Psychology

Cultural Norms vs Limits

One, often subtle, distinction you need to make when your making cultures is the difference between cultural norms and limits.

A norm could be something like “Women should become mothers and stay at home.” But there could (and would) be exceptions, even if they were rare. If you made it clear that ALL women were wives and mothers I would assume that I was missing something. Also noteworthy is that with norms you might have no enforcement of this other then social pressure, mostly likely from the group itself.

A limit could be “Women ARE wives and mothers.” This would mean that there are no exceptions allowed. This would also mean that you would need something external to enforce it. There will always be outliers who want to swim upstream, even if they only want to do so to prove they could.

What you can learn from Star Trek: Men of Peace

One thing it is too easy to do is to polarize people as dove’s or hawk’s. As people who want war or peace.

Few men are really going to be always for one or the other. The most ardent hawk will not want a war that he can’t win, and few doves will want peace if it would cost them the lives of everyone they know and love.

One exercise is to ask yourself what would cause your character to cross that line? What would cause your man of peace to go to war, or what would cause your man of war to sue for peace?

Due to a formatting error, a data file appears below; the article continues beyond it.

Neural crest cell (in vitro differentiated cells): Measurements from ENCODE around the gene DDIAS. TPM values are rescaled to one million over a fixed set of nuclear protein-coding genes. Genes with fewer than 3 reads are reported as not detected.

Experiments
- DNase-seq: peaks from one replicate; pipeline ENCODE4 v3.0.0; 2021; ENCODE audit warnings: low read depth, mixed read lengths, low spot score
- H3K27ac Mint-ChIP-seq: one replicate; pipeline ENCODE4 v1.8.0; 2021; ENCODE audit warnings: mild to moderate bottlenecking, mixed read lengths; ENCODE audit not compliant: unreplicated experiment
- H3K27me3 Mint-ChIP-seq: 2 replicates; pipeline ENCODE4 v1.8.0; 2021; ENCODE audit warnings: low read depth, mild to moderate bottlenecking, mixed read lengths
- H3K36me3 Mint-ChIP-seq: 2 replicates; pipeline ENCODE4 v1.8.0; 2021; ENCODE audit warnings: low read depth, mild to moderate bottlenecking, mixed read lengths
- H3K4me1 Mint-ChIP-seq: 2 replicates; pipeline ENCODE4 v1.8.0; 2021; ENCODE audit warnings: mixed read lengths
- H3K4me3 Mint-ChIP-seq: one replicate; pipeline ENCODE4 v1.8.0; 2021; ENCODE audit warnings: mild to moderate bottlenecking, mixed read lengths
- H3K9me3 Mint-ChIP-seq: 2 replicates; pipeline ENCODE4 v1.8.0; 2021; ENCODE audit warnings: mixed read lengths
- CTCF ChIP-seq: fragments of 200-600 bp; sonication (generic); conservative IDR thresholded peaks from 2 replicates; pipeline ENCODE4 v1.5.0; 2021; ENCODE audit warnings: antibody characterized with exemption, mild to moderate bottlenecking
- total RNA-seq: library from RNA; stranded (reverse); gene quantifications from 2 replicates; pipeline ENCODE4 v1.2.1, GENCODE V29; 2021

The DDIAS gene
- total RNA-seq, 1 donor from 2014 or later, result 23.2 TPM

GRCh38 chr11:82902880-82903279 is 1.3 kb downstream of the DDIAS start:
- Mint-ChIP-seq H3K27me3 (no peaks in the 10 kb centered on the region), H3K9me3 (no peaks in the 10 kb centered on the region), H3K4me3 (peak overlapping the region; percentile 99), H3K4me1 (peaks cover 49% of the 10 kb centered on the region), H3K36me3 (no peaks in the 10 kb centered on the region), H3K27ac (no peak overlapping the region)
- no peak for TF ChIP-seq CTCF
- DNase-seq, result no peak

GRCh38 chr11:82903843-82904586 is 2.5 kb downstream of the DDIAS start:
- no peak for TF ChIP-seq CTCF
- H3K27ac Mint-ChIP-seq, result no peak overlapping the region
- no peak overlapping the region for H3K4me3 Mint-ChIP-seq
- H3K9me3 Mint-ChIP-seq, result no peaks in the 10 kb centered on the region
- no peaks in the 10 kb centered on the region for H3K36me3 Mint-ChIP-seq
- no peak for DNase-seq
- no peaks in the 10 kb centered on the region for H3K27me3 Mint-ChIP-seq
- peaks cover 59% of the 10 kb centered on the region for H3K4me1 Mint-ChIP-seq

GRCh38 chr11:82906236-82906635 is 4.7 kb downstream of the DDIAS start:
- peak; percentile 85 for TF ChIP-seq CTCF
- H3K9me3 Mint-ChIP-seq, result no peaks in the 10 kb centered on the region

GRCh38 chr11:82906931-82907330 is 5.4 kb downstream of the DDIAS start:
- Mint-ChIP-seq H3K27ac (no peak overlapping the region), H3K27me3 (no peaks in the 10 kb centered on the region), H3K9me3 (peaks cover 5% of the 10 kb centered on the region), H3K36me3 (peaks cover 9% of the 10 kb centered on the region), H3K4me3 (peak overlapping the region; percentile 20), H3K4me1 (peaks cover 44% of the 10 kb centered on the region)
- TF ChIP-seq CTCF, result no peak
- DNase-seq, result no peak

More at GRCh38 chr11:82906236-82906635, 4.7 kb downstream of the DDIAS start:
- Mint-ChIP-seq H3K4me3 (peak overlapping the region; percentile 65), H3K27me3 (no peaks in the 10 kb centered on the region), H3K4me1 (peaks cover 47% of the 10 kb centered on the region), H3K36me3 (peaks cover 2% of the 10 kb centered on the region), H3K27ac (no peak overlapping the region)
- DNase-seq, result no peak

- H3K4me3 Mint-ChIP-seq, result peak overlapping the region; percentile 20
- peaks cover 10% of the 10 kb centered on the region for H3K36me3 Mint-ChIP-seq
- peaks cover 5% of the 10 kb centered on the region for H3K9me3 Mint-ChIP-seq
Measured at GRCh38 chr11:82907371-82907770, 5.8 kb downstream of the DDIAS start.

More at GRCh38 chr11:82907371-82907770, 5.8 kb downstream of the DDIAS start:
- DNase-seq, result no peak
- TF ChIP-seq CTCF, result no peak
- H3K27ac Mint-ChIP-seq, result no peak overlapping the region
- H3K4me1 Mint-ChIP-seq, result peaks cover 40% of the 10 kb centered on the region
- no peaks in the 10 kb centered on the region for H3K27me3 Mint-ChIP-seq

One thing I think Star Trek did well is show men of peace who are willing to go to war. Spock hates war, and would do his best to council against it or stop it, but there would be times and places it would be the only option and he would lead the charge. For example when it becomes clear who the Romulans are, vulcan’s who never embraced logic and who left home long before, he says war is the only way.

Kirk is more warlike for sure, and walks to the line more often then spock does. But even so he never likes it, he sees force as a last resort, but nonetheless it IS a resort.

Large Paradigm Shifts

Humans have shifted how we think on a basic level many times, this is one thing to understand when writing anything set in the far future. If you want to show someone in the year 3,000 AD you need to try and think of how he will be different, not just in body but in how he will think.

To explain what I mean I will detail out a few paradigm shifts we have gone through.

The first is the age of enlightenment in Europe. The short explanation of this is that it’s when we changed from assuming things that we did not understand were supernatural to assuming they were understandable scientific phenomena. This sounds simple but it is not, it changed everything about our civilization.

The second is who people identify with. In a very real sense civilization happens when people decide they belong to more then just their family. At first this might mean their tribe, but then it grew to a city, and the city grew to into a nation.

What shifts do you think will happen in the future? Could we even accept them today if someone came from the future and told us about them?